By Tom Ballard, Chief Alliance Officer, PYA
“Your job as a leader is to replace yourself,” says Tobi Ferguson, the new President and Chief Executive Officer of Magnum Venus Products (MVP) headquartered in West Knoxville. “I love to build teams and leaders.”
The global manufacturer of fluid movement and production solutions for industrial applications in composites and adhesives markets named him to the top post at the end of March (see teknovation.biz article from March 29). Previously, Ferguson served as President for the last six years at Vogt Ice LLC based on Louisville, KY.
We had a chance recently to talk with the native of Evansville, IN and 13-year Army veteran who visited the East Tennessee region almost yearly since he was 10 years old. With a variety of manufacturing stops over his private sector career, we asked Ferguson about his reasons for accepting the offer to lead family-owned MVP and what he thinks he will bring to the 80-year old company that is a leading equipment provider for the marine, infrastructure, pool and bath, oil and gas, transportation, aerospace, and wind industries.
“I’m a person a company would hire to change direction,” he says. “My trick is chaos management. It’s experience around change and how to implement it. In order to successfully launch change, you have to involve people in the movie.”
Ferguson says that he was attracted to MVP because of its very strong technology base, developed over the past 80 years, and the opportunity to make a difference. With a background in lean manufacturing and a heavy focus on cost accounting, he saw distinct areas where he could help the company aggressively grow with the right structure and collaborative environment.
“We can triple the size of the company with the right team,” Ferguson says. “I saw in MVP great skills. They were very hungry to listen and learn. My true skillset is in mentoring and teaching.”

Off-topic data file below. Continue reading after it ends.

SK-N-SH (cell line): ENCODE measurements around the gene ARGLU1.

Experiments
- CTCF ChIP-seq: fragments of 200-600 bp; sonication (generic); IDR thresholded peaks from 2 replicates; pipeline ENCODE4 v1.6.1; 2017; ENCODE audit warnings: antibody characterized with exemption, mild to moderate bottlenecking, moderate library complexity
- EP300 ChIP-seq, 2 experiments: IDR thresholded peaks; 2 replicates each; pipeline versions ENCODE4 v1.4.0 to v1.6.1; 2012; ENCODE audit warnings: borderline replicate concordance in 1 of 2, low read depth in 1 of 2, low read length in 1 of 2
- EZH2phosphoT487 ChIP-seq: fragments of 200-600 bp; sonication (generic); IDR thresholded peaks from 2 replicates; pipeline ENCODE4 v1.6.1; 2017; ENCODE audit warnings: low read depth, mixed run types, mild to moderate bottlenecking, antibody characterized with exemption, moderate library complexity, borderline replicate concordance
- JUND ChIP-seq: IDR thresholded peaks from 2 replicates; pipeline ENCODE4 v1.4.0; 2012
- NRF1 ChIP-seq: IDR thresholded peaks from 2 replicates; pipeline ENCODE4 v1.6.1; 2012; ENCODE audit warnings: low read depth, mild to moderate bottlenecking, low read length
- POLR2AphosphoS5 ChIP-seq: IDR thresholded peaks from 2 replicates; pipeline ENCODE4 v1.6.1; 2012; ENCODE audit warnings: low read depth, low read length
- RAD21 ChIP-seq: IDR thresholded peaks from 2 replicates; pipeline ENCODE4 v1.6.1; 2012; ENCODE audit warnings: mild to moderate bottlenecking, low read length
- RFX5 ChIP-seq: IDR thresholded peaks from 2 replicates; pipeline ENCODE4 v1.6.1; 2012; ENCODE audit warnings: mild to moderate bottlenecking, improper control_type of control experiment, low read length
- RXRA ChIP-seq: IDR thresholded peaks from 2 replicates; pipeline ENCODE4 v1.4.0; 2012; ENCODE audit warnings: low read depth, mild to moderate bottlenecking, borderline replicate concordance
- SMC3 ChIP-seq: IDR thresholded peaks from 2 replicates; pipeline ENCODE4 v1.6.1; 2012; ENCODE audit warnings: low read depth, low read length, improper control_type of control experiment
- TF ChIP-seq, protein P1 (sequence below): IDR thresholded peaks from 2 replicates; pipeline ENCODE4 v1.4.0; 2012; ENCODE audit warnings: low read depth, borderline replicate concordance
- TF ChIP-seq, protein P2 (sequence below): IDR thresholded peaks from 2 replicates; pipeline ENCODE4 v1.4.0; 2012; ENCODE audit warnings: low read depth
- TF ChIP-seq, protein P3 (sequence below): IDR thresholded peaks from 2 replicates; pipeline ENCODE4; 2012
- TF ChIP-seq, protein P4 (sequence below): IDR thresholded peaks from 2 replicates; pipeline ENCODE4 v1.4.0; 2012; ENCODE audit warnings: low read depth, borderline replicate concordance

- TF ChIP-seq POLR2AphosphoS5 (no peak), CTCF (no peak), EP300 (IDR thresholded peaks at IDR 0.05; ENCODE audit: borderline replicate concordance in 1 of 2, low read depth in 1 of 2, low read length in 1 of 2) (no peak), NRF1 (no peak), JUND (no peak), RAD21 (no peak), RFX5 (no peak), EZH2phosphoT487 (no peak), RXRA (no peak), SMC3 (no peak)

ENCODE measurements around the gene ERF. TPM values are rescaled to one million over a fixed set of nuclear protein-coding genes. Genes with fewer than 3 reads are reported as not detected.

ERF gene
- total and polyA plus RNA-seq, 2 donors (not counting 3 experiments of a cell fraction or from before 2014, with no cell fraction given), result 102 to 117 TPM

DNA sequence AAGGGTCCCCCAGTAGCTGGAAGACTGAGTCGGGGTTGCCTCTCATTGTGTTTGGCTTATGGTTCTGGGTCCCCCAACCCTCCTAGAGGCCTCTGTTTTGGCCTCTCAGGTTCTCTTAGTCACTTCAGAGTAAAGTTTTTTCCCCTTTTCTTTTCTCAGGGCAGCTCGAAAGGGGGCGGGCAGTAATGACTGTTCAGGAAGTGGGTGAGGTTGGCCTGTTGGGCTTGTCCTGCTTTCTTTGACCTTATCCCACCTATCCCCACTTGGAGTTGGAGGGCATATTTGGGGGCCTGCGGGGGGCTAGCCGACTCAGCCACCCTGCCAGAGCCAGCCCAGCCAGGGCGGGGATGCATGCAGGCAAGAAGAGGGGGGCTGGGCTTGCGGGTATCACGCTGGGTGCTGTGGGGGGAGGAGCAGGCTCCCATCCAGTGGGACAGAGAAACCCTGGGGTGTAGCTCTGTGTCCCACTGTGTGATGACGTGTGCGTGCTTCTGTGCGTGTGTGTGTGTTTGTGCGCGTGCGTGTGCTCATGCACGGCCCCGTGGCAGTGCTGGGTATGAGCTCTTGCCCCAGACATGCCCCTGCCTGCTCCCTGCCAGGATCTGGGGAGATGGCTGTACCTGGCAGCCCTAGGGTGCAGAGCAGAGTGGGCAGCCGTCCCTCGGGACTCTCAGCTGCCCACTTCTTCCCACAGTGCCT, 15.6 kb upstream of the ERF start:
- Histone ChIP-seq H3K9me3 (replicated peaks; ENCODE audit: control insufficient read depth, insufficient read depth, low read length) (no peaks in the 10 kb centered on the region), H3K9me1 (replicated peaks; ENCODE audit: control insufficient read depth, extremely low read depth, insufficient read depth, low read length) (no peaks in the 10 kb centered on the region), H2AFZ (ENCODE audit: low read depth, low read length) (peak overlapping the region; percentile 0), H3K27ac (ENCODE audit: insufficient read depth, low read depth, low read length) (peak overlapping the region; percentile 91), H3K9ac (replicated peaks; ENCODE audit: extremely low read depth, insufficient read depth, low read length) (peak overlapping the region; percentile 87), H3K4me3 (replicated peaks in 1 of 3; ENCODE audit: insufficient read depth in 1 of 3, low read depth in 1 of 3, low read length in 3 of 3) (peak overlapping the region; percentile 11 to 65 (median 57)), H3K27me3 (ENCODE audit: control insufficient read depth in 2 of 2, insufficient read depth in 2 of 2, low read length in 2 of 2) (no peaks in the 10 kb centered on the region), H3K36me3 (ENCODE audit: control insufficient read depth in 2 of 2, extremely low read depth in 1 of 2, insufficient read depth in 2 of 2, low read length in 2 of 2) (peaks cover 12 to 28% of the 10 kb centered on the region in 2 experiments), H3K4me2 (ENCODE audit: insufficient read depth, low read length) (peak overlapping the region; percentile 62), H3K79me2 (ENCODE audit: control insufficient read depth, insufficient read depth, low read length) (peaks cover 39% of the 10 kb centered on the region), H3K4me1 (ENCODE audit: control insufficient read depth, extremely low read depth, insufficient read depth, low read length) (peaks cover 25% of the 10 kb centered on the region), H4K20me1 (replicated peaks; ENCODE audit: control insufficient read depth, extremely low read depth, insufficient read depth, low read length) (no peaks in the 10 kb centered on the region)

Drawing an analogy between two board games – checkers and chess, he says, “MVP is playing the wrong game internally. In the case of checkers, everyone is moving in the same direction and creating silos in the process.”
“There’s no teamwork necessarily involved in those moves” or across those silos, Ferguson says, adding that chess involves more strategy. “The trick is a paradigm shift from checkers to chess.”
He describes his role as President and CEO as being the person who has the vision for the whole board and has responsibility for putting the pieces or players in the right place to win. “Not everyone can be a chess player,” Ferguson adds.
Closely aligned with this analogy about a chess game is his fixation on completely understanding what Ferguson calls “our direct service to our customers.” He explained what he meant with a mathematical analogy.
“We have nine different departments at MVP, and they all believe they are at 90 percent or more in customer satisfaction. They all have a lot of pride.” Yet, if you multiply .90 times .90 times .90 enough times, the cumulative result is a much lower number for MVP as an entity than the individual departments perception.
“The people at MVP and the company are hungry for change,” Ferguson believes. “My role is to remove the chaos, build the needed structural changes, and prepare MVP for sustained growth.” His metaphor for doing so is a three-sided triangle with the sides described as follows: (1) the definition of leaders; (2) a training process to help prepare leaders; and (3) a plan for measuring the performance of those leaders.
As he looks at strategies to triple MVP’s size, Ferguson says, “We will be building-up Knoxville, adding machining, fabrication, and final assembly.” The employee count is about 200 at five physical locations including two in Knoxville. Within 18 months, he expects to consolidate the corporate headquarters (near the intersection of Pellissippi Parkway and Northshore Drive) and the local service and sales center (between Dutchtown Road and Murdock Drive).